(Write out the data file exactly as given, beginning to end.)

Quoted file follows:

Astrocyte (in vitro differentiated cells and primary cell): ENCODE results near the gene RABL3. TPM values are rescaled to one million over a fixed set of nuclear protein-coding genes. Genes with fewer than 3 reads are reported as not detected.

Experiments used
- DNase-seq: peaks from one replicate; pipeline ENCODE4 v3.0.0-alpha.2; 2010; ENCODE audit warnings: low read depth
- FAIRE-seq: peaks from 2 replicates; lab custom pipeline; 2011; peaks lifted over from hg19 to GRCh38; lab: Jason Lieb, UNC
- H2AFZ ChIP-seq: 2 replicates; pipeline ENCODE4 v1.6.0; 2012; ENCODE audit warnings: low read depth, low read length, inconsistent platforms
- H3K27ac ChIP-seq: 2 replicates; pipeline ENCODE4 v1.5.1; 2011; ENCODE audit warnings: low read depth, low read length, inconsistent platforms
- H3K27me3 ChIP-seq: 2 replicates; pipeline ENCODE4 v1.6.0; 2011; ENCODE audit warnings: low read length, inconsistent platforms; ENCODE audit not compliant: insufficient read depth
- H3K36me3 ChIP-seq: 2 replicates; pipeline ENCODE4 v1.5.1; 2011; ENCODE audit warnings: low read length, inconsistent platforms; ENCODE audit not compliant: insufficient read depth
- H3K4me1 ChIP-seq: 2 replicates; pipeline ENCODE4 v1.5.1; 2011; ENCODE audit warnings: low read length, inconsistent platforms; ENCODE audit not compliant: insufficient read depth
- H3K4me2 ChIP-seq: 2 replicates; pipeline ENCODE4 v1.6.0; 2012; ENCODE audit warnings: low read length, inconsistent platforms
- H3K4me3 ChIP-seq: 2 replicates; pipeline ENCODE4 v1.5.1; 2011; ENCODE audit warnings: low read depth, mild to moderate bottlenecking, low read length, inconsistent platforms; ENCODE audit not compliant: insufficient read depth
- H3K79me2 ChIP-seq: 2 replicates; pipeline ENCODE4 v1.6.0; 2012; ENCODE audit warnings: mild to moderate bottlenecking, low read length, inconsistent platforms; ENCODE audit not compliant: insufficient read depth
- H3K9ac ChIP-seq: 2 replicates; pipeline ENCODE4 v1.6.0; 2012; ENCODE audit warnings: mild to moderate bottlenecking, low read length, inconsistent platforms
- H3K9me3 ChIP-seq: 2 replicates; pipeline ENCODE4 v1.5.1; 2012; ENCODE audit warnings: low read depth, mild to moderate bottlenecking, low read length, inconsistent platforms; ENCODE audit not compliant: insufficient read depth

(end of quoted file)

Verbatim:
Astrocyte (in vitro differentiated cells and primary cell): ENCODE results near the gene RABL3. TPM values are rescaled to one million over a fixed set of nuclear protein-coding genes. Genes with fewer than 3 reads are reported as not detected.

Experiments used
- DNase-seq: peaks from one replicate; pipeline ENCODE4 v3.0.0-alpha.2; 2010; ENCODE audit warnings: low read depth
- FAIRE-seq: peaks from 2 replicates; lab custom pipeline; 2011; peaks lifted over from hg19 to GRCh38; lab: Jason Lieb, UNC
- H2AFZ ChIP-seq: 2 replicates; pipeline ENCODE4 v1.6.0; 2012; ENCODE audit warnings: low read depth, low read length, inconsistent platforms
- H3K27ac ChIP-seq: 2 replicates; pipeline ENCODE4 v1.5.1; 2011; ENCODE audit warnings: low read depth, low read length, inconsistent platforms
- H3K27me3 ChIP-seq: 2 replicates; pipeline ENCODE4 v1.6.0; 2011; ENCODE audit warnings: low read length, inconsistent platforms; ENCODE audit not compliant: insufficient read depth
- H3K36me3 ChIP-seq: 2 replicates; pipeline ENCODE4 v1.5.1; 2011; ENCODE audit warnings: low read length, inconsistent platforms; ENCODE audit not compliant: insufficient read depth
- H3K4me1 ChIP-seq: 2 replicates; pipeline ENCODE4 v1.5.1; 2011; ENCODE audit warnings: low read length, inconsistent platforms; ENCODE audit not compliant: insufficient read depth
- H3K4me2 ChIP-seq: 2 replicates; pipeline ENCODE4 v1.6.0; 2012; ENCODE audit warnings: low read length, inconsistent platforms
- H3K4me3 ChIP-seq: 2 replicates; pipeline ENCODE4 v1.5.1; 2011; ENCODE audit warnings: low read depth, mild to moderate bottlenecking, low read length, inconsistent platforms; ENCODE audit not compliant: insufficient read depth
- H3K79me2 ChIP-seq: 2 replicates; pipeline ENCODE4 v1.6.0; 2012; ENCODE audit warnings: mild to moderate bottlenecking, low read length, inconsistent platforms; ENCODE audit not compliant: insufficient read depth
- H3K9ac ChIP-seq: 2 replicates; pipeline ENCODE4 v1.6.0; 2012; ENCODE audit warnings: mild to moderate bottlenecking, low read length, inconsistent platforms
- H3K9me3 ChIP-seq: 2 replicates; pipeline ENCODE4 v1.5.1; 2012; ENCODE audit warnings: low read depth, mild to moderate bottlenecking, low read length, inconsistent platforms; ENCODE audit not compliant: insufficient read depth